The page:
Replay Value (n.)
The timelessness of the gamer's delight, such that the experience can be repeated again and again
One reason Mysterious Song is worth playing again and again is because it really is Darkness Ethereal's most polished effort. There are no graphic glitches to get in your way, and once you're used to the unusual keyboard configuration it's easy to play this game in two-hour segments the way people play their Playstation RPGs.

The other reason is that Mysterious Song presents an interesting challenge in the form of a horrible dragon that rests in the upper right of the universe. The fact that there is a creature so incredibly strong in this game gives you the incentive to work a few extra level up in the same fashion as Super Mario RPG or any other classic where there's a "super boss" 100 times more powerful than the game's end boss. 

Challenge (v.)
To strike the mental nerve in such a way as to stimulate human thought and reflexes
Mysterious Song is challenging in a sense that you may not expect. The key to beating this game is knowing what each of the NPCs you have in your party can do to help you proceed in your quest. For example, certain characters will have access to spells that will be critical in beating certain foes. You'll even have to manipulate your surroundings sometimes to reach the next part of the game; it's impossible to solve this game with a one-man party, and you have to let Mysterious Song's story take its natural course.

For the most part mazes range from easy to moderate. Most of the battles will not be a challenge, as long as you have plenty of ethers stashed and the strongest armor your monster-slaying efforts can buy.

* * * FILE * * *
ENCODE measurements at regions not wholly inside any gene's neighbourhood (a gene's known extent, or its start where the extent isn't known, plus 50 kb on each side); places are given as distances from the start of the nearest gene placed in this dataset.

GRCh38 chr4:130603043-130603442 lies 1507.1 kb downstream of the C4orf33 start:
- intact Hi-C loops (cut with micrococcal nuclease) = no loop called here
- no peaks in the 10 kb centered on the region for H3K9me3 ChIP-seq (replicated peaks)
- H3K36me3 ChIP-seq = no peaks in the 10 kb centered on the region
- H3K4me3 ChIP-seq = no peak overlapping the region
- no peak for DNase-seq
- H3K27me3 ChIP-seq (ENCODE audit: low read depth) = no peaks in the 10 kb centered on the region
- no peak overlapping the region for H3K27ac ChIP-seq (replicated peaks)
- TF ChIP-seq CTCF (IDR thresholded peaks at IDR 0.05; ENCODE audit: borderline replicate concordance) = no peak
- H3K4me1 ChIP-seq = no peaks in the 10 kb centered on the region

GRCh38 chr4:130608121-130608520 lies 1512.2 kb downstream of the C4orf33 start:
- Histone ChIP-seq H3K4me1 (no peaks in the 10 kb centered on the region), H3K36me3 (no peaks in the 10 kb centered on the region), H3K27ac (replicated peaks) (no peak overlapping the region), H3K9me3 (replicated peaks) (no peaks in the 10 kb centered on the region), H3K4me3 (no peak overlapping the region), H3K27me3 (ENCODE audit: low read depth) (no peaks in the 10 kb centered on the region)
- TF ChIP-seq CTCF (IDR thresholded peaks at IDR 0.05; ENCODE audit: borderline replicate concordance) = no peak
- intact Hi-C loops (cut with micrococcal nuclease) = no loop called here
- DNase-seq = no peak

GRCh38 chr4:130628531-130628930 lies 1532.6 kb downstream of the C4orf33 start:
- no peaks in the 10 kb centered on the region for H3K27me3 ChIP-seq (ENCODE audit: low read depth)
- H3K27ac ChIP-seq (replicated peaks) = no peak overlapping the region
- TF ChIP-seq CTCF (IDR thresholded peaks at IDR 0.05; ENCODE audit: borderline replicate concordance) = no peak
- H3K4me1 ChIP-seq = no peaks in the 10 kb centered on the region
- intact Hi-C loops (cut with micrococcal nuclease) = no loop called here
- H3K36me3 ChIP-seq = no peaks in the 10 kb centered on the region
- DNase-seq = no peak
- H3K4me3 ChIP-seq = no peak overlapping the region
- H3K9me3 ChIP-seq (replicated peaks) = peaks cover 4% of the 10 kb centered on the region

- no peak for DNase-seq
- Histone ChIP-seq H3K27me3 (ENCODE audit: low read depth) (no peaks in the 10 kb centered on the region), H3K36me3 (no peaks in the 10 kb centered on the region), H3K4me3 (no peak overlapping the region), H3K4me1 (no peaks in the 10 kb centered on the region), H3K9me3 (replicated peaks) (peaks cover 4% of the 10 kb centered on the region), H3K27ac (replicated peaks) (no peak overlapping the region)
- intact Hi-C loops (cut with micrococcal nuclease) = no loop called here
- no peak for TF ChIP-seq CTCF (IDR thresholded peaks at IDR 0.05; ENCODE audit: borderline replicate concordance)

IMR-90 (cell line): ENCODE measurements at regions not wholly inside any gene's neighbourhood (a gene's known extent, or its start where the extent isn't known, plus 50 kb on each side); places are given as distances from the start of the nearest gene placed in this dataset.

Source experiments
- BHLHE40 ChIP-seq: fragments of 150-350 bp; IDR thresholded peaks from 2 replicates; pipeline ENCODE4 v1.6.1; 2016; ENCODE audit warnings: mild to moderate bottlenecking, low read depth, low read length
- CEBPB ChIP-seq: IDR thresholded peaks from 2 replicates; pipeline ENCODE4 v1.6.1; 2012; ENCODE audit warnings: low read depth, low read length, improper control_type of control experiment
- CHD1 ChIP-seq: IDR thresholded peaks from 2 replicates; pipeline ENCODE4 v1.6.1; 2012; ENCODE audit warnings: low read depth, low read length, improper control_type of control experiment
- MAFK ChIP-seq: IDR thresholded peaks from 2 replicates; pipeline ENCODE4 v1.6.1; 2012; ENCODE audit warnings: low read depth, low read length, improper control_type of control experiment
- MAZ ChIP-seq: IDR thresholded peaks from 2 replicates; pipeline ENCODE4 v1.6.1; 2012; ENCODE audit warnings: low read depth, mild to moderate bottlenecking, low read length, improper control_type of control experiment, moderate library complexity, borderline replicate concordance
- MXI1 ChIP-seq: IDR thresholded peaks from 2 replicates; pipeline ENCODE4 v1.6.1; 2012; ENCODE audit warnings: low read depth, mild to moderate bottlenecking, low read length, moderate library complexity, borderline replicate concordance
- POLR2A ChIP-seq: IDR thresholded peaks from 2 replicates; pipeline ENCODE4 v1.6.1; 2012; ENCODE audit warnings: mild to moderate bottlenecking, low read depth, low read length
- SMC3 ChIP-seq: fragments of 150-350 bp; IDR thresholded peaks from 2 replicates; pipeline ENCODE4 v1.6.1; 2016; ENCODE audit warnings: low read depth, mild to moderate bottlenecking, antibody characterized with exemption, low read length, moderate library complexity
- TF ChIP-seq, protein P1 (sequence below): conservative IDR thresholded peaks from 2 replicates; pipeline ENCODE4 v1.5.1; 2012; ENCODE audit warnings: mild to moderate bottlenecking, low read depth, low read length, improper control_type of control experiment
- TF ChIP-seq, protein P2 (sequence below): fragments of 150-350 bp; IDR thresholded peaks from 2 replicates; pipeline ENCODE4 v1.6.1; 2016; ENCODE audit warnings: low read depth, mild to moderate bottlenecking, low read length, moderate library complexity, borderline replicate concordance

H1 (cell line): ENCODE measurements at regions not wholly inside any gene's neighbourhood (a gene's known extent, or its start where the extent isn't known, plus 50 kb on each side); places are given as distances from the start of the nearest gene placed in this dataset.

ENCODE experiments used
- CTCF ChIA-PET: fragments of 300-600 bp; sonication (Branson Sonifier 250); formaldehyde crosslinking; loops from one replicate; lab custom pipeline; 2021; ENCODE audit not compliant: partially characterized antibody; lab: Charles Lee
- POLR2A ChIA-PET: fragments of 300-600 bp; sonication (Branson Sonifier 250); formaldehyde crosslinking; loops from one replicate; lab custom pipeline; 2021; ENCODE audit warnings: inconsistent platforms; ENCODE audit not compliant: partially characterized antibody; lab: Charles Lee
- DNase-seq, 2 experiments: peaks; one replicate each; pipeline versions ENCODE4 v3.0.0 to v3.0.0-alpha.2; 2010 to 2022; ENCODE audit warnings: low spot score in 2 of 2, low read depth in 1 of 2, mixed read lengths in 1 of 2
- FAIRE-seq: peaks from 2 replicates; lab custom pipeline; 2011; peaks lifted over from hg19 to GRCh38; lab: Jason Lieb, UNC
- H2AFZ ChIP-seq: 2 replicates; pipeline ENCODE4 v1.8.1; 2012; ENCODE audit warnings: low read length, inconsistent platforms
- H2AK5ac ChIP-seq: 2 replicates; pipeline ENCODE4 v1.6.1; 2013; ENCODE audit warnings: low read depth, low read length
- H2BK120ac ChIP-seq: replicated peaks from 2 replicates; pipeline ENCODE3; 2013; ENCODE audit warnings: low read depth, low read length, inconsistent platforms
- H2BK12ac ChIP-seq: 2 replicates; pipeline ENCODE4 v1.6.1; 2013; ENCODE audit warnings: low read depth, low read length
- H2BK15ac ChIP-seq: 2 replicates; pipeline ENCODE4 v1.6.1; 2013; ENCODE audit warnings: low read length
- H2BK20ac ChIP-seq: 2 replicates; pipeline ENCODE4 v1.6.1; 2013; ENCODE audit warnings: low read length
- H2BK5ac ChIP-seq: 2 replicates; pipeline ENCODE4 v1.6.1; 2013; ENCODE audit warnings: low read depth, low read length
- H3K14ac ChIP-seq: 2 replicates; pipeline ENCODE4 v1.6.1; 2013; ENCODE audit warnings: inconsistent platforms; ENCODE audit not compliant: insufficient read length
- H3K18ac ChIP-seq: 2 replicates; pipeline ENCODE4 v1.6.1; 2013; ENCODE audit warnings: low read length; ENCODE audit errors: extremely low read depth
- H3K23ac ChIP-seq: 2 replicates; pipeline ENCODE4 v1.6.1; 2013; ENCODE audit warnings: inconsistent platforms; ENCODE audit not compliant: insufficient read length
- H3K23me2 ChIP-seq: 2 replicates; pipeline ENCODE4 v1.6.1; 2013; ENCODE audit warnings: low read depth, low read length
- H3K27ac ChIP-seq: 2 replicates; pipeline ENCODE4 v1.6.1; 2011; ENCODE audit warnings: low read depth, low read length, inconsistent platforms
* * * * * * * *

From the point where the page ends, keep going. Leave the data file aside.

Fun Factor (n.)
The overall entertainment value as maintained throughout the adventure
Despite all of Darkness Ethereal's efforts to combine sound, gameplay, and replay value seamlessly into Mysterious Song, it turns out that the final product lacks some of the Fun Factor that Darkness Ethereal games usually have. I think of "Secret of Cooey", which issued about half the technical brilliance of Mysterious Song, and yet Cooey receives twice the fun factor points that Darkness Ethereal received. Why is that so?

The reason for this phenomenon is that the tempo of Mysterious Song is relatively slow compared to other Darkness Ethereal games. You can't just storm in from castle to castle like you would a Final Fantasy game. Mysterious Song requires some good-old fashioned experience gathering. This is the reason the game could take 10 hours if you're not careful, as patience will be essential to make sure that your experience levels are always high enough to forge ahead. Yet this change in pace is probably by design, since Darkness Ethereal intended to mimic the Dragon Warrior style of play instead of their usual trend to make sure their games have a Final Fantasy-style pace. It's no secret that Enix gives their Dragon Warrior games a slower pace than Square's story-clad RPG series.

However, Dragon Warrior games tend to compensate this slower pace with a deeper battle system. In Mysterious Song, I didn't quite get that feeling; I always banked my offensive magic for the bosses while I saved my curing spells sparingly unless my HP was depleting at a horrible rate. There wasn't really that variation in gameplay or that addictive feel in battle that is the strength of Dragon Warrior style games.

Don't get me wrong though; Mysterious Song is a great RPG. It's currently one of the best RPGs out there, and if you're looking to satisfy your RPG-dwelling urges, Mysterious Song will more than do it's job and keep you entertained well into the end. 

Players 1 player Genre: Role Playing Game
Rating To solve: 3-5 hours Final Rating: 23/35

To download this game, click here.
Installation Tips
wIf you're unzipping this program in DOS, you may have to use the -d option.
wMake sure you run "SETUP.EXE" first to get Mysterious Song's sound settings.
wTo play Mysterious Song, unzip the file and run "MSONG.EXE".